Learn Swahili: Language Classes and Online Lessons by Berlitz Learn Swahili: Face-to-Face and Online Classes Offered | Berlitz US | Language + Culture = Berlitz

Learn Swahili: Face-to-Face and Online Classes Offered

About Learning Swahili with Berlitz

Swahili, more correctly called Kiswahili, is the dominant language of East Africa. It is one of the official languages of both Tanzania and Kenya, and is also widely spoken in Uganda and Congo-Kinshasa. (In Congo-Kinshasa there is a separate dialect, known as Kingwana.) It also serves as a language of trade in Rwanda and Burundi. It is the mother tongue of only 5 million people, but perhaps as many 50 million others speak it fluently as a second language. No other native language of Africa can compare to Swahili in terms of number of speakers or in international standing.

Swahili is one of the Bantu languages, which form a branch of the Niger-Congo family. Its vocabulary has many words borrowed from Arabic. The name Swahili is derived from an Arabic word meaning “coastal,” as the language developed among Arabic-speaking settlers of the African coast beginning about the 7th century. During the 19th century it was carried inland by Arab tradesmen, and later was made the language of administration in the German colony of Tanganyika. In 1964 Tanganyika, together with Zanzibar, became Tanzania.

The Swahili alphabet lacks the letters c, q, and x (though there is a ch), but it contains a number of its own. The letter dh is pronounced like th of “this” (e.g., dhoruba – hurricane), gh like the German ch (ghali – expensive),and ng’ like the ng in “thing” but not as in “finger” (ng’ombe – cow). Whereas English grammatical inflections occur at the end of the word, in Swahili everything is done at the beginning. Kitabu is the Swahili word for “book” but the word for “books” is vitabu. This word falls into the so-called Ki Vi class, one of eight in the Swahili language. Others are the M Mi class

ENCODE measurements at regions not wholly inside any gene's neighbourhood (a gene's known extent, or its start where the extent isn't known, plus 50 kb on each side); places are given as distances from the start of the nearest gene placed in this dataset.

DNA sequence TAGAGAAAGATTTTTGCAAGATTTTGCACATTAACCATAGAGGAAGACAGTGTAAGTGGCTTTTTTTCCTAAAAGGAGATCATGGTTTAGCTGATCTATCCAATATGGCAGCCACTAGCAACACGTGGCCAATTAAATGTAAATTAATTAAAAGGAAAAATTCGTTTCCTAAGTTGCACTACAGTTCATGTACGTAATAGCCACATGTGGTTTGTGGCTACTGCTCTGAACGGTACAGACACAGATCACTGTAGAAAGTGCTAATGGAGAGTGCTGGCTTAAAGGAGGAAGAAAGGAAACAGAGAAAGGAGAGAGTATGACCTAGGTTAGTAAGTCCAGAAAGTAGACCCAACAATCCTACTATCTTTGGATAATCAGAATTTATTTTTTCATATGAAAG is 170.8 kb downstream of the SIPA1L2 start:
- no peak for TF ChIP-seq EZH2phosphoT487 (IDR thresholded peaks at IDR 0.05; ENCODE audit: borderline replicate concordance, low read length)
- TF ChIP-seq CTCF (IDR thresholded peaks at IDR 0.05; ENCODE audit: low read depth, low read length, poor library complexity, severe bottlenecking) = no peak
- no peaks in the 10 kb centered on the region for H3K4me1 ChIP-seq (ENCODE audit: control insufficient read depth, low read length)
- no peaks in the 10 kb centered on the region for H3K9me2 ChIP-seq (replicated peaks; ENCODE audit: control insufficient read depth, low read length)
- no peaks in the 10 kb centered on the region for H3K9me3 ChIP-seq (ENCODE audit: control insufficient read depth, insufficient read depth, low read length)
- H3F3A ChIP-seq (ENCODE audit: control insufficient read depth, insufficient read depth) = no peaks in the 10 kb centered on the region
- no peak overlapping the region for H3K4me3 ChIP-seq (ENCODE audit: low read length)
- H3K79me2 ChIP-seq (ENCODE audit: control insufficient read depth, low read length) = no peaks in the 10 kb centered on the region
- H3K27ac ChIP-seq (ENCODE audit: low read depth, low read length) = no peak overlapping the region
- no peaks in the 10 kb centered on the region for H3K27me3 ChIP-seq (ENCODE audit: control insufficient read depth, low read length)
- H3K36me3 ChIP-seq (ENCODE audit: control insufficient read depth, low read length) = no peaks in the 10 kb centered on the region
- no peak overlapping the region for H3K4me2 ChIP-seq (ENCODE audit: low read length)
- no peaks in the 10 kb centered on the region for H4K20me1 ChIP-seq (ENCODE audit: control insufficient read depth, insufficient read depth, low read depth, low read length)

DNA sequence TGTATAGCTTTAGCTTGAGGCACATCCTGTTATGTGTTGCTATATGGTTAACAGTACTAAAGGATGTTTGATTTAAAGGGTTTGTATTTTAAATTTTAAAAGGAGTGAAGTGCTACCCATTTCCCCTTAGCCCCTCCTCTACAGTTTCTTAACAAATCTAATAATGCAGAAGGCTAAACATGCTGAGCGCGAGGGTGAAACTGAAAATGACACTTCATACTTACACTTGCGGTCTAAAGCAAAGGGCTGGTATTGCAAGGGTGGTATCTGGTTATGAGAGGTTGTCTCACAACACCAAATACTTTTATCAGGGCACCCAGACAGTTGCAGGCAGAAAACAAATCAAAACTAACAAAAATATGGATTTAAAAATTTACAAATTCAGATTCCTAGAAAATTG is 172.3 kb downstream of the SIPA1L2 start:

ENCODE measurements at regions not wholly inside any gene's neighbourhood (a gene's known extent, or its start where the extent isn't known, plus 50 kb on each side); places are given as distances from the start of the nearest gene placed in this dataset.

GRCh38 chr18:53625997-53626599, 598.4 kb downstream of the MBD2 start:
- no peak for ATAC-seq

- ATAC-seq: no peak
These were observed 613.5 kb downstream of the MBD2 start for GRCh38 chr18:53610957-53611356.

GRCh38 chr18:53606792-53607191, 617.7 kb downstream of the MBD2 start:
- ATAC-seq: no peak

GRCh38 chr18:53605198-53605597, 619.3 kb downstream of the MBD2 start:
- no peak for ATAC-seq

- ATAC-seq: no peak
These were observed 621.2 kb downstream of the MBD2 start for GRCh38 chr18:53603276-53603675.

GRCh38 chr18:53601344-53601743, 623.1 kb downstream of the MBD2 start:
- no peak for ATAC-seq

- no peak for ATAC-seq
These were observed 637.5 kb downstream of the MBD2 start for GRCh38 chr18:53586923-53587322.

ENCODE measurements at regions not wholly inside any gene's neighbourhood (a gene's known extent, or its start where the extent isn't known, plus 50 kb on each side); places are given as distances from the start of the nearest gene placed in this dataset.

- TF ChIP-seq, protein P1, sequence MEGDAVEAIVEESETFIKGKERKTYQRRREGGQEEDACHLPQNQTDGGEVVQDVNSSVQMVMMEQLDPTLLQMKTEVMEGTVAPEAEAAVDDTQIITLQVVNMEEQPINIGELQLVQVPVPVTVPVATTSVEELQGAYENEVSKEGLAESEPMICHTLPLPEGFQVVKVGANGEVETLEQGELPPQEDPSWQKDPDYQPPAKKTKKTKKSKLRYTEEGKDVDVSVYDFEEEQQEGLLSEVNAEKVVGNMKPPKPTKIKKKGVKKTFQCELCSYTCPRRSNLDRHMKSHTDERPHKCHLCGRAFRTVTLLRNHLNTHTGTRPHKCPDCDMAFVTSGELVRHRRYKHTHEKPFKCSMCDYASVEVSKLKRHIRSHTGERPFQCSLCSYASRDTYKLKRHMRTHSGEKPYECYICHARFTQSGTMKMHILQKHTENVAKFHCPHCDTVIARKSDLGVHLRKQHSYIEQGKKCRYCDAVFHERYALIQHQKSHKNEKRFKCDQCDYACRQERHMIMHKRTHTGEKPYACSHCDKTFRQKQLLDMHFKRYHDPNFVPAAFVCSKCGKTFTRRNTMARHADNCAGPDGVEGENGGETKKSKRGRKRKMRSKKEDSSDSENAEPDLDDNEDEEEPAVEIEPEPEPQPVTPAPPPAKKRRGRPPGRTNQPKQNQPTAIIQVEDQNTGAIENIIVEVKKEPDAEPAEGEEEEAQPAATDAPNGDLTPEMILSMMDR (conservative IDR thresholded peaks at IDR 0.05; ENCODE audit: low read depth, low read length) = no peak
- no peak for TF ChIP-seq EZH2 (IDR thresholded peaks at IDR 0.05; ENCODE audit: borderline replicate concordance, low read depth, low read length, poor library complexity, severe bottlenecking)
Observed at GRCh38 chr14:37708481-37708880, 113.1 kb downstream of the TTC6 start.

(e.g., mkono – hand, mikono – hands; mji – town, miji – towns), and the M Wa class, used mainly for people (mtu – man, watu – men; mjinga – fool, wajinga – fools). These prefixes are also carried over to verbs of which the noun is the subject, as well as to numerals and modifying adjectives. Thus “one big book” in Swahili is kitabu kimoja kikubwa (“book-one-big”), but “two big books” is vitabu viwili vikubwa.

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Authorized from the original edition of The Languages of the World 3rd edition by Keneth Katzner published by Routledge, a member of the Taylor & Francis Group.

       
 
 
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